The Testing and Independent Study were very action-packed books, there's the anguish of the demanding school tests and homework, and the back-breaking physical tests. Graduation Day is very much a slower paced book because it focuses on a psychological battle of wills. The ending is very much a mind-screw where Cia questions everything she had been made to believe and her father's words of trusting no one ring true.
The only thing I have issues with is the notion the book puts forth that leaders need to be prepared to make 'difficult decisions' (aka kill people) to do what ultimately needs to be done. Spoiler alerts ahead!! Although Cia only kills in self-defense and another character does the outright killing for her, the only way to stop the Testing was for Cia to kill someone (to prove they don't need the Testing to see if a candidate can make difficult decisions since Cia was recommended to fail but they passed her as a test). I'm all for presenting the idea that leaders need to make 'difficult decisions' such as putting the needs of the many over the needs of the few when it comes down to it, but to go so far as to advocate killing first over say, exposing the offending party to the public and letting the legal system have a crack at punishment, or at least trying other methods before just saying "yup, so and so needs to die", just doesn't sit right with me. So if what I wrote above doesn't sit right with your moral code either, you might want to think twice about recommending this particular instalment.
Good ending to the series, but I had issues with some of the moral points raised in the book.
Thoughts on the cover:
Keeping with the theme of the previous two book covers, this one uses Raffe's symbol of the double lightning bolts with a purple colour scheme.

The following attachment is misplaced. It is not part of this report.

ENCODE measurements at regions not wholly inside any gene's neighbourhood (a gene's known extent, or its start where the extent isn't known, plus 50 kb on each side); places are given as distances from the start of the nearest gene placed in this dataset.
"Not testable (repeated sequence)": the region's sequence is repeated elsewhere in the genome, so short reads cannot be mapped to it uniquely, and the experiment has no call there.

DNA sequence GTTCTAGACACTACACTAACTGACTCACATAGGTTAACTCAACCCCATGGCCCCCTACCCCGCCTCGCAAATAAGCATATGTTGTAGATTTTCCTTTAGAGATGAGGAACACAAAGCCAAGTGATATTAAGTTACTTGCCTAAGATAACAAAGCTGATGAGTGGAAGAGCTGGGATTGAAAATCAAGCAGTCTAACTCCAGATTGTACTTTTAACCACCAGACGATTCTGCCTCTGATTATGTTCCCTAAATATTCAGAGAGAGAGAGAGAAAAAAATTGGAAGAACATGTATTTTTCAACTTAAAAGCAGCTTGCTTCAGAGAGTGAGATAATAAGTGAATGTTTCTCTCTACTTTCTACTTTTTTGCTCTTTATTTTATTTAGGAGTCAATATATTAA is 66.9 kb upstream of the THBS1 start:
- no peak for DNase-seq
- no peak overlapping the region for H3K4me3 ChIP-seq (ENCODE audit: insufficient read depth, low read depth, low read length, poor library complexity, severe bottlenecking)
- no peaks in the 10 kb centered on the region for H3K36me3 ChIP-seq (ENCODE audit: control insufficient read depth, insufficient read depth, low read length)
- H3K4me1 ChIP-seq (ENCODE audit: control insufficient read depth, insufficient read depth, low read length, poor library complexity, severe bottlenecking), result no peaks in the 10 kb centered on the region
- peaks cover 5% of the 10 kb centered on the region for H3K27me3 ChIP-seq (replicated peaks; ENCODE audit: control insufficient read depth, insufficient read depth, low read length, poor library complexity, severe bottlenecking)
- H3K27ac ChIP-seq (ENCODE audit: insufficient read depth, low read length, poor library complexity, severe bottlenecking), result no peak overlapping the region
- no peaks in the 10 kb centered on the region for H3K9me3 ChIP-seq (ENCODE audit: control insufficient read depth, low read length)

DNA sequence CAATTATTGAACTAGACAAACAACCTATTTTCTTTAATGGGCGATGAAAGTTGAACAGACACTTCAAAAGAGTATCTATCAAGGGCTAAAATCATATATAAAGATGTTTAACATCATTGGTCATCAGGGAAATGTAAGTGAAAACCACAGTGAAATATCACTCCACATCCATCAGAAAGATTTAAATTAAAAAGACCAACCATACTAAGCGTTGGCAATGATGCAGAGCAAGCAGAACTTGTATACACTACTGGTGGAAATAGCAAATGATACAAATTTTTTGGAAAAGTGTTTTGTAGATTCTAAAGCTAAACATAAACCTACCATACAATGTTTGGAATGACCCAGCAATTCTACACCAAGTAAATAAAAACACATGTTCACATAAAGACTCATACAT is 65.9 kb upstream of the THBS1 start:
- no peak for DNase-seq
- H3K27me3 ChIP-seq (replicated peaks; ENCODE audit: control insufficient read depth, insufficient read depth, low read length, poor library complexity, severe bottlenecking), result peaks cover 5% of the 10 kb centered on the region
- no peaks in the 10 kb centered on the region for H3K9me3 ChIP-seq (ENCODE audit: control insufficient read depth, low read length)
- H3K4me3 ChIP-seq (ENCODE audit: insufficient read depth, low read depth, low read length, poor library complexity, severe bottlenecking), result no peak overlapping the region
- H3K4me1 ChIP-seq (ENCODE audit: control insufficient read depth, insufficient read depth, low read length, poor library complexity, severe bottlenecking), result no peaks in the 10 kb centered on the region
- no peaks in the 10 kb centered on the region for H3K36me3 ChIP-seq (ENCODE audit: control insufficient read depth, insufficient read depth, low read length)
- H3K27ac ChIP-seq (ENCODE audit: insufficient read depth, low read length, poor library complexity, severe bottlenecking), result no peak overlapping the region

Saturday, September 20, 2014
Author: Serena Valentino
Publisher: Disney Press, 2014 (Hardcover)
Length: 215 pages
Genre: Children's/Young Adult; Fantasy, Fairy Tale
Started: September 18, 2014
Finished: September 19, 2014
From the inside cover:
The tale is as old as time: a cruel prince is transformed into a beast. A lovely maiden comes into this monster's life. He is transformed by her compassion, and the love he feels for her in return. The two live happily ever after.
But any tale, especially one as storied as Beauty and the Beast's, has been told many different times, and in many different ways. No matter which version one hears, the nagging question remains: what was it that transformed the prince into the beast we are introduced to?
This is one version, pulled from the many passed down through the ages. It's a story of vanity and arrogance, of love and hatred, of beastliness, and of course, of beauty.
Anyone who reads my reviews knows I'm a huge Beauty and the Beast fan. From the original fairy tales, to the Disney version, to creative retellings; I love them all. So of course, when I found out that Disney was making a book that explores the Beast's past as the Prince before the curse, I was all over it. The author is seemingly writing these in a series examining the untold tales of Disney villains (though the Beast doesn't exactly fit the villain motif), she previously did an instalment on the evil queen from Snow White that was well received. That is why reading this particular book was so incredibly painful; her other work received praise, which made me wonder what the heck went wrong here.
The story begins with Belle imprisoned in the Beast's castle as he reflects on his sorry state, wondering if he is even capable of the kind of love Belle showed towards her father by taking his place as prisoner. Then by a series of flashbacks we see the man the Beast once was. The Prince is friends with Gaston, and the way the author worked this in actually made it believable that they grew up together. The Prince is engaged to Circe, the youngest of a group of four witches. When Gaston realizes that Circe is the daughter of a pig farmer and informs the Prince, the engagement is cancelled. Heartbroken, Circe and her sisters curse the Prince and his household, but contrary to the film the Prince doesn't immediately change into the Beast physically. The novel examines more of the psychological changes that occur as he continues on with his 'beastly' behaviour, paranoid that what Circe cast upon him will come to fruition. As the curse slowly becomes apparent with every horrible act the Prince commits, his household changes as well. Here is another difference from the film: where servants turn into household objects that everyone else can still see and interact with, the Prince sees them merely as inanimate objects, leaving him incredibly isolated. The ghastly statues in the castle seen in the film, while harmless to everyone else, actually come alive to torment the Prince. These are details that I actually enjoyed, and if the rest of book had simply kept up with these I would've had a different impression.